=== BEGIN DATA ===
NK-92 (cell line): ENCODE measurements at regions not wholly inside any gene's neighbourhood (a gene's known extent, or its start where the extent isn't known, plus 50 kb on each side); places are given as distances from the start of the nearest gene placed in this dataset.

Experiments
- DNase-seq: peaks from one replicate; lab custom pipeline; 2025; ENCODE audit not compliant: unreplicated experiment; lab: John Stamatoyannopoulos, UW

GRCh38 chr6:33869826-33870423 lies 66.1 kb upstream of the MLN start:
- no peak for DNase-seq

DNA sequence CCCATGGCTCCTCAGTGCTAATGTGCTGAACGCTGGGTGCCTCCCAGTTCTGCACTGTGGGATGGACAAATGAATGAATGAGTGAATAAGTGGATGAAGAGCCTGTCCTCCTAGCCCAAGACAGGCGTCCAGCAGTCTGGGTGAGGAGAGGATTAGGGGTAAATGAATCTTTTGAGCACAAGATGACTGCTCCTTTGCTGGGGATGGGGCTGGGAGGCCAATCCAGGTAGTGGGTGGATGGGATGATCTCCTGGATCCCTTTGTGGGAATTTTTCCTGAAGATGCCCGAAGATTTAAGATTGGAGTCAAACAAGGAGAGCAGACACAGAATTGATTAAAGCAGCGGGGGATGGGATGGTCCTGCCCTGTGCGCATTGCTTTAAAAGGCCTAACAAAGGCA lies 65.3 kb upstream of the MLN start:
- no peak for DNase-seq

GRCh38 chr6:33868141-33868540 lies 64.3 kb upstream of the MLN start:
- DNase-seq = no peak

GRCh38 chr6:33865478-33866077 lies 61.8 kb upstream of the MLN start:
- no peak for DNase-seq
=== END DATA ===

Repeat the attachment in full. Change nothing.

NK-92 (cell line): ENCODE measurements at regions not wholly inside any gene's neighbourhood (a gene's known extent, or its start where the extent isn't known, plus 50 kb on each side); places are given as distances from the start of the nearest gene placed in this dataset.

Experiments
- DNase-seq: peaks from one replicate; lab custom pipeline; 2025; ENCODE audit not compliant: unreplicated experiment; lab: John Stamatoyannopoulos, UW

GRCh38 chr6:33869826-33870423 lies 66.1 kb upstream of the MLN start:
- no peak for DNase-seq

DNA sequence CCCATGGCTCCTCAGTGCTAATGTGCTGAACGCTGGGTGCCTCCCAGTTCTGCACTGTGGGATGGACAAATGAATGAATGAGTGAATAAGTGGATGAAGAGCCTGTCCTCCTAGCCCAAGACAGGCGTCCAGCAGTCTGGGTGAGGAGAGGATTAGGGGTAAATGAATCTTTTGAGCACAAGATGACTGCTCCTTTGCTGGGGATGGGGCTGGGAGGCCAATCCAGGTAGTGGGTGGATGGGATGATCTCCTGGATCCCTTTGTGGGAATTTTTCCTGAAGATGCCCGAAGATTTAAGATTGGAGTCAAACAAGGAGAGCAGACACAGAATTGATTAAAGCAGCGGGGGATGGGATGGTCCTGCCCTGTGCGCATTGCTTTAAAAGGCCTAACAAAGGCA lies 65.3 kb upstream of the MLN start:
- no peak for DNase-seq

GRCh38 chr6:33868141-33868540 lies 64.3 kb upstream of the MLN start:
- DNase-seq = no peak

GRCh38 chr6:33865478-33866077 lies 61.8 kb upstream of the MLN start:
- no peak for DNase-seq